You may think that you don’t need a community for that, but personally I do and I prefer my community…I hear us non-Catholics are pretty good at it. Honestly, one of the last things that comes to mind when I think of the parish here is community…

Yep, I guess so. Then after that he won’t ever have to associate himself with those awful non-Catholics (who for some reason let him convert as a minor). #sarcasm

I’m not going to go on a tangent of who’s better or who’s worse, who has this or who has that…

OP, my wife goes to church with me whenever I go. It’s not a big deal and honestly every time we go together we’re able to take something away to think and talk about. I still wonder why you put worship service in quotes though…¯_(ツ)_/¯


#8

TC3033, my apologies if that seemed offensive! I wasn’t sure what phrase to use, as I don’t believe there is a standard Protestant term for worship services, such as there is for the Latin Rite Mass and the Byzantine Divine Liturgy. My bad.


#9

First post you say? Welcome, Lassie, and blessings to you. The other posters have spoken well but I’ll add that no, you are not sinning in all of this. I was 17 when I first began attending church. Unfortunately it was not a good experience, but youth do make some poor choices. Yours sound fine, though. :slight_smile:


#10

No.

Read the Church’s documents on ecumenism. This is not “pre Vatican II”. It’s “post Vatican II” and many disciplines in place since the reformation have changed.

You can certainly attend your parents church. You can pray, sing, and listen to the sermon. No need to try to pray the Rosary in your head. You rightly refrain from communion. It is fine to participate to the extent you feel comfortable in other aspects of the worship service.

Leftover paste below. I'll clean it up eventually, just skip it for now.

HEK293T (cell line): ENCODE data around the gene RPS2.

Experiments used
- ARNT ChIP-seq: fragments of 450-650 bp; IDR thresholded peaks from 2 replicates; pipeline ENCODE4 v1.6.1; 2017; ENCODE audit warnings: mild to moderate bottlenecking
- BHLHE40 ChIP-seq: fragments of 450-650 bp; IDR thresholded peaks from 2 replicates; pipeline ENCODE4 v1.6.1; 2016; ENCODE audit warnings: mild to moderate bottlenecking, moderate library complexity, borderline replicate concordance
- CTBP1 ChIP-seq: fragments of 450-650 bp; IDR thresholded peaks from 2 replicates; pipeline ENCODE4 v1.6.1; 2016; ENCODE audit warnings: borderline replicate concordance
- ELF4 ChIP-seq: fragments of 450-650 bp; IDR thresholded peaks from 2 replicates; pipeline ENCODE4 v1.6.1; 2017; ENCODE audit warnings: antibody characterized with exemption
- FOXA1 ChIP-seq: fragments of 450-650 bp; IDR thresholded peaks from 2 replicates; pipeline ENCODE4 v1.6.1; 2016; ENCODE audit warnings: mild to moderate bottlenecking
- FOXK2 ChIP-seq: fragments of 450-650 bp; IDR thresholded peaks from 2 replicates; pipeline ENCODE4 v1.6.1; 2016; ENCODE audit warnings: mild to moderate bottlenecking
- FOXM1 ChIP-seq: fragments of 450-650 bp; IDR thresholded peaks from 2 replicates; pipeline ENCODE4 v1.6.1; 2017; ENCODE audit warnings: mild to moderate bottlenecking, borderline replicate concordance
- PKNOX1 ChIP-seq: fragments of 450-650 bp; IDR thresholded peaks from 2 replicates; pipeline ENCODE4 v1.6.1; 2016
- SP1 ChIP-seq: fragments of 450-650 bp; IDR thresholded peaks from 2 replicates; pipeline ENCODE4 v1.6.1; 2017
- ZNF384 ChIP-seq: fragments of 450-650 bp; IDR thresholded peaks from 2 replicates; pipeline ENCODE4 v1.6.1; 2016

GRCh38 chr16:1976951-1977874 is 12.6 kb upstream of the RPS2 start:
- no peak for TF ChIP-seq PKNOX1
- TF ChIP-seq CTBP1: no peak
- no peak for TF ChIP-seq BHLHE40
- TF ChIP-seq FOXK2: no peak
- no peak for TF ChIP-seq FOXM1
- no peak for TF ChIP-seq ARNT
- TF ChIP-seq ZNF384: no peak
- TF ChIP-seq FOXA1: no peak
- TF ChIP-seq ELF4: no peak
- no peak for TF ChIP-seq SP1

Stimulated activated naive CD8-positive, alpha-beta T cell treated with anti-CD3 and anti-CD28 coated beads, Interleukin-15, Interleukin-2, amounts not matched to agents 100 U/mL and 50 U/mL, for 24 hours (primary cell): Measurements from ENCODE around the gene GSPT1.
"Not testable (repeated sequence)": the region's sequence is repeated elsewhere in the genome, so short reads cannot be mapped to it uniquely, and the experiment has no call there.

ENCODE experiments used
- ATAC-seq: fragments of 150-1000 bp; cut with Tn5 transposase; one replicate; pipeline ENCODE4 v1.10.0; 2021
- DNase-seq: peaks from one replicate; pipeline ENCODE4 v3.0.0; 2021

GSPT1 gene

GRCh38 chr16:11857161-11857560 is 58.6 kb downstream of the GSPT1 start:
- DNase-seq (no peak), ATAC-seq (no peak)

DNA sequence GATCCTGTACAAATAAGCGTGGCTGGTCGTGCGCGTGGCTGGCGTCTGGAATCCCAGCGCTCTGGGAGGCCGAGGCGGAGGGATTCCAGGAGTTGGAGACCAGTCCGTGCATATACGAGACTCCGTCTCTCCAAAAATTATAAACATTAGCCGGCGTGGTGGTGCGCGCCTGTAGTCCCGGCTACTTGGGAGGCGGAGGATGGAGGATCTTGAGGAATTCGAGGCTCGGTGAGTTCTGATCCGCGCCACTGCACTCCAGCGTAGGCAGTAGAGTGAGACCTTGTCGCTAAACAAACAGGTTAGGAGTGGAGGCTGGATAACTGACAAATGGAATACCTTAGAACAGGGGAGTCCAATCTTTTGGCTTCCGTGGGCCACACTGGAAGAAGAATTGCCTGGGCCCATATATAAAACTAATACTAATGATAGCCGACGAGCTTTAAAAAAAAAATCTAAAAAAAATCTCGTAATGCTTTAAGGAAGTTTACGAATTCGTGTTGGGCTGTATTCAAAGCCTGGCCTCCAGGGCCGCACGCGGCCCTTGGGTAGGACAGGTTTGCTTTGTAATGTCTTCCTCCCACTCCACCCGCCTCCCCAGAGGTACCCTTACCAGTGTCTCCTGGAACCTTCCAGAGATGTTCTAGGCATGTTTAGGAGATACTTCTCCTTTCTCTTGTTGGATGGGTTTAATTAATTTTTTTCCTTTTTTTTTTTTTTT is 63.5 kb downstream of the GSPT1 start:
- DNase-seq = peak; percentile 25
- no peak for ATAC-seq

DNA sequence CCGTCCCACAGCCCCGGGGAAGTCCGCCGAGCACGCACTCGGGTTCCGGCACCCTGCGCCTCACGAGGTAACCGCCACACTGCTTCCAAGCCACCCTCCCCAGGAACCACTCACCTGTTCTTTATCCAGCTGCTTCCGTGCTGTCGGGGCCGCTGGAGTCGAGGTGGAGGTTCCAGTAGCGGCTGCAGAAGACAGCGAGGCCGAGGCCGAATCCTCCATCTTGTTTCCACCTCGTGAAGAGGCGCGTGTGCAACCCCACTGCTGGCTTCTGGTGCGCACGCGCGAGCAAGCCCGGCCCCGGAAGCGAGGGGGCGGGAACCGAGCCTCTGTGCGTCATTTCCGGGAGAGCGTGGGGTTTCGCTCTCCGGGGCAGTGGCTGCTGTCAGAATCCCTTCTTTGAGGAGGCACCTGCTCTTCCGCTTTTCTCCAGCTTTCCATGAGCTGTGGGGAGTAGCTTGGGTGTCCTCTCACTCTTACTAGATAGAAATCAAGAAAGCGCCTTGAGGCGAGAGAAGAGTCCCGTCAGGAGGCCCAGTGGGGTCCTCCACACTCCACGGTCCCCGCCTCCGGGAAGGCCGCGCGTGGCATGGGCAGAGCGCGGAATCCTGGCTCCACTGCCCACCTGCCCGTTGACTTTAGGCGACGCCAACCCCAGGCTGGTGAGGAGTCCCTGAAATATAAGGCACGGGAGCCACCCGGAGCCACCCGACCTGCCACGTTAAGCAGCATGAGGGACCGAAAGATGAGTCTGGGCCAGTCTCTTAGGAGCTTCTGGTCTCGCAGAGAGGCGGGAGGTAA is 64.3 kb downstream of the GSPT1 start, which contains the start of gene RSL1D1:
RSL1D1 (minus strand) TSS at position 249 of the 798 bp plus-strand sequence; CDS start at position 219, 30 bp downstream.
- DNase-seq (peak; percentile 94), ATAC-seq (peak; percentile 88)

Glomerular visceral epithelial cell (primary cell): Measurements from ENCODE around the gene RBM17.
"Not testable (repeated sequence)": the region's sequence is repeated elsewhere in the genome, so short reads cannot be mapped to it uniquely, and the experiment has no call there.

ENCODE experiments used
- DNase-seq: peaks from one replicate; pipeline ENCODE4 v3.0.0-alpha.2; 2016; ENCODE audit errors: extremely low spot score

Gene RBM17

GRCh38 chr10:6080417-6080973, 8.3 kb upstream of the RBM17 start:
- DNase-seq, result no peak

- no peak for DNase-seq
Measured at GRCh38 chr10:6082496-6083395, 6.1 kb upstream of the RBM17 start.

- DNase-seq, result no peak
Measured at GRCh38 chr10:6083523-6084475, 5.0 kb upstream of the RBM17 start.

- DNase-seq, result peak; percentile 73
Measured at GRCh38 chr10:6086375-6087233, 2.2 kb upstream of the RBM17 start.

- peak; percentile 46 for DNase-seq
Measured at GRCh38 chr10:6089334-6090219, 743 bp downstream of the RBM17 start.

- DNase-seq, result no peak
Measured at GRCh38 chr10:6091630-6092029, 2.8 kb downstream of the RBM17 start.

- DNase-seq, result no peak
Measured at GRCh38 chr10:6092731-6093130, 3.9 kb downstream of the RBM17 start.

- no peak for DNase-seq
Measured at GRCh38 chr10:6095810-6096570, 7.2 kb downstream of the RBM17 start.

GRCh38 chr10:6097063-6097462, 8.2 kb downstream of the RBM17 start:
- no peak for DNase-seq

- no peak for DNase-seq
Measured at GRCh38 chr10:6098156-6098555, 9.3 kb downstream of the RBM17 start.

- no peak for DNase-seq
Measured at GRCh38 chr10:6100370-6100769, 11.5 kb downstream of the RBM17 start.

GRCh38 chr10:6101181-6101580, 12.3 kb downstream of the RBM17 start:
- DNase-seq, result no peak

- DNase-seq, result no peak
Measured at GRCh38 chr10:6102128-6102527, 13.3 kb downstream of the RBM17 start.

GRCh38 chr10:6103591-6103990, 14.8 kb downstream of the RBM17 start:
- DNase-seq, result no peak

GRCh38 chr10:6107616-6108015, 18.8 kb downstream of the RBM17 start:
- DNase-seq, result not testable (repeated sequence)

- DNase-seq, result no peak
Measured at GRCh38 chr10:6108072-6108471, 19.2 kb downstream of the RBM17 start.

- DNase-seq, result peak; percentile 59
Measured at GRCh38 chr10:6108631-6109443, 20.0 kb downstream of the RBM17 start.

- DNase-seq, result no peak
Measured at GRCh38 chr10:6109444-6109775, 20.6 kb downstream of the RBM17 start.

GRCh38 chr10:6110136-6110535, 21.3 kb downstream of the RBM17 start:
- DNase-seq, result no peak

We are all worshiping Jesus. Be charitable.


#11

This is rude, condescending and insulting to Protestants. Sincere worship is pleasing to God. Faithful Protestants who attend services every week would disagree with your “nothing compelling” stance.

Had you never been Catholic I doubt you would actually feel that way either. I certainly didn’t in my 25 years as a church going non-Catholic.


#12

Yes - I grew up with Protestants who went often multiple times a week. The sincere worship of God and the command to not forsake the assembling together of believers were motivation enough.

Now, 5pm mass, that’s a good motivation to sleep in.


#13

You are a minor, also respect for your parents is kinda a commandment.

Be kind and joyful.


#14

And stop reading trad sites. There’s a lot of stuff out there that’s not from the Catholic church so much as the Church of MyOpinions. Ask your priest if you’re unsure.


#15

This is a very offensive post. I pray that you are exaggerating.


#16

My husband and I converted to Catholicism from Evangelical Protestantism when we were both 47 years old. We’'re now 61 years old.